“You’re stepping on my shadow, please back off,” she said.

Sun Yisheng / Nicky Harman

Karin Tidbeck on svårmod, and translating herself

By Eric Abrahamsen, published

I recently finished Jagannath, a collection of short stories from Swedish author Karin Tidbeck which, I only realized at the end of the book, belongs to the rare and strange category of books that have been translated by their own author.

"Damn this is a good translation," I thought more than once as I read the stories. There's no guarantee that an author will have the chops in a second language to do themselves justice, but Tidbeck does. From her afterword:

Concepts and stories definitely work in different ways depending on language. For example, "Jagannath" and "Aunts" taste different, partly because of the sound of words associate with the stories. They are both concerned with anatomy, and the English terms I found appropriate were often softer and less abrupt. The word flesh, for example, can be drawn out and rolls around in the mouth; the Swedish analogue kött (sounds similar to the English shut) is hard and brutal in comparison, and also means "meat," which is not the feel I wanted. The same goes for intestine versus tarm, blubber versus späck and so on, with the exception of slemhinna which sounds far better than mucous membrane.

The whole afterword is an excellent discussion of her very strange stories. I've been putting off writing anything about her, but just today realized that she's talking at the upcoming Bookworm festival, first on March 20th, 8pm, with Jacek Dehnel and Andrej Blatnik, and again on the 22nd, 6pm, talking with Fei Dao about the fantastic.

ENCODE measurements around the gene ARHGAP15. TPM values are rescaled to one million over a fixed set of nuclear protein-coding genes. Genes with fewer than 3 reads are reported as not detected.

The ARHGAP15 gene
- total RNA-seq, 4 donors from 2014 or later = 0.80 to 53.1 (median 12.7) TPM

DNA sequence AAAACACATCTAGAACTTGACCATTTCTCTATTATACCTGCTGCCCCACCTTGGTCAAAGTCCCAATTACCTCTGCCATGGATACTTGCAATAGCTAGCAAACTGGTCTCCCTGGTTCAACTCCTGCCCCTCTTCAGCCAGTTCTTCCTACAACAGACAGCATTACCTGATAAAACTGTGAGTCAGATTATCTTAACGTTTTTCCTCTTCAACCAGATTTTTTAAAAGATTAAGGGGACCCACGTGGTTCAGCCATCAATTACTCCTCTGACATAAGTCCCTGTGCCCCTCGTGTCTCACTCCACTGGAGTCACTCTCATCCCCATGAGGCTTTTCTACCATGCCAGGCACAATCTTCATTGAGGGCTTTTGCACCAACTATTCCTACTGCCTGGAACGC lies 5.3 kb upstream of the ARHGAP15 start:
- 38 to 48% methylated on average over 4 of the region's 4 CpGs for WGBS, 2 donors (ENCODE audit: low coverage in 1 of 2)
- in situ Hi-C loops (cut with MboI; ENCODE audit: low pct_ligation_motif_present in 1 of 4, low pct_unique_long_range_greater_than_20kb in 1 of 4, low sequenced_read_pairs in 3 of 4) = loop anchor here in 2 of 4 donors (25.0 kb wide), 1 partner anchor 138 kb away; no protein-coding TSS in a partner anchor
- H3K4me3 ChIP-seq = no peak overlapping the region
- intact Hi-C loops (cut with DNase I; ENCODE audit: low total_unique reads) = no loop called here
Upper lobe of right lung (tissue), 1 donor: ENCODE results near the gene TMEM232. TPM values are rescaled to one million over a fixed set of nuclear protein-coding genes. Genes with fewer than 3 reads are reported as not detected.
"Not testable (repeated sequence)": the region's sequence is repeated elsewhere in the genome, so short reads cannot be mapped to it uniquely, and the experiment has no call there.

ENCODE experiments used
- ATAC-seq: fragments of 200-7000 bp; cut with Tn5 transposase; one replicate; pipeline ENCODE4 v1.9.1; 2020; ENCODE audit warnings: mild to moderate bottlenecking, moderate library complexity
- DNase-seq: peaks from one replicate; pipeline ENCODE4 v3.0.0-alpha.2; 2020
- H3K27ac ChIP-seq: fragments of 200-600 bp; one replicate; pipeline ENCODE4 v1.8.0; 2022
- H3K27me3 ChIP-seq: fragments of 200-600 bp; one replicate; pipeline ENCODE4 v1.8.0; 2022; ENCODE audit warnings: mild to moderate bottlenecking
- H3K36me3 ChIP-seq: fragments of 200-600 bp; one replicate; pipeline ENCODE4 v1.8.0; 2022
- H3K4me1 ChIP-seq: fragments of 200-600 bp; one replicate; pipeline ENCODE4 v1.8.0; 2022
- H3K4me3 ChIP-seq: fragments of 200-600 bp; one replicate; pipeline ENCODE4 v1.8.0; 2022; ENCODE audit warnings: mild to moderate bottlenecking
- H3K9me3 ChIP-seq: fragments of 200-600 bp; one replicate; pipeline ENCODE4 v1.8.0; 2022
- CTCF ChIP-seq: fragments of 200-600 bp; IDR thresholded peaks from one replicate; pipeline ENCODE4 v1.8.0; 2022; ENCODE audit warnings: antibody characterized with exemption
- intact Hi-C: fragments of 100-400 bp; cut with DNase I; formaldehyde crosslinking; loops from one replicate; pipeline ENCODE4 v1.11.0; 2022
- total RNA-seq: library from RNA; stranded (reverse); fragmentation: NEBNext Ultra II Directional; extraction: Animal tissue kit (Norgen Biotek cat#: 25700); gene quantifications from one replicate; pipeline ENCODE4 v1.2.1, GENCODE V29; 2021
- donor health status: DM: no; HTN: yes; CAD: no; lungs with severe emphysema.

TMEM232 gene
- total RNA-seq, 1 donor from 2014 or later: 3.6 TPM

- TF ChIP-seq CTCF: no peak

Tidbeck may have something we Chinese translators can borrow as well. Again from the afterword:

And then there's the melancholy. The beloved Swedish word svårmod translates into "hardship mood," which translates into a sort of despairing acceptance of the facts of one's existence… But it also translates as what a friend of mine called "smiling through tears." It defies concrete description, but it shines through in much of our culture, a moody Bergman sibling in the back seat of the Volvo, sighing at the sunset.

So: svårmod as a translation of Yan Lianke's 受活?

Tidbeck ends with something that could be adopted as every translator's evening prayer:

"I have tried to convey all of these things, and more. Hopefully some of them made it across to you."

Comments

# 1.   

I'm not too sure most Swedish people would agree about the "smiling through tears" part. It definitely tilts more towards gloom than smiles.

Anna GC, March 10, 2013, 10:31a.m.

# 2.   

Aww, damn. That's what I get for romanticizing someone else's language...

 Eric Abrahamsen, March 11, 2013, 8:43p.m.

# 3.   

Well, actually that was her, wasn't it? We have another word called vemod, which I would think of as a bit lighter than svårmod, more melancholy.

Anna GC, March 12, 2013, 11a.m.

# 4.   

Not to belabor this, but for my own amusement, would you briefly explain the meaning of the relevant bits? "svår", "ve", and "mod"? Assuming it actually breaks down that way?

 Eric Abrahamsen, March 12, 2013, 11:40a.m.

# 5.   

I'm not really an ethymologist (if that's even what it's called in English), but: vemod is a loanword from old German, wehmut. Ve means dispair, misery, misfortune. Vemod, however, is usually defined as a kind of longing sadness. You can use ve it on its own. Ve! would be something like Alas! or Woe! (well, I guess woe is the same word, isn't it?)

Mod would have the same origin as mood, the way you feel, spirit, state of mind, feelings.

Svår means difficult but also pain, hardship, suffering (German schwer, old English sweer). If you are svårmodig you are depressed, think dark thoughts, generally gloomy.

Basically, Swedish is like German or English, with a slightly different pronounciation. :-)

Anna GC, March 15, 2013, 4:52a.m.

# 6.   

Very cool! Thanks for the explanation…

 Eric Abrahamsen, March 17, 2013, 9:25p.m.

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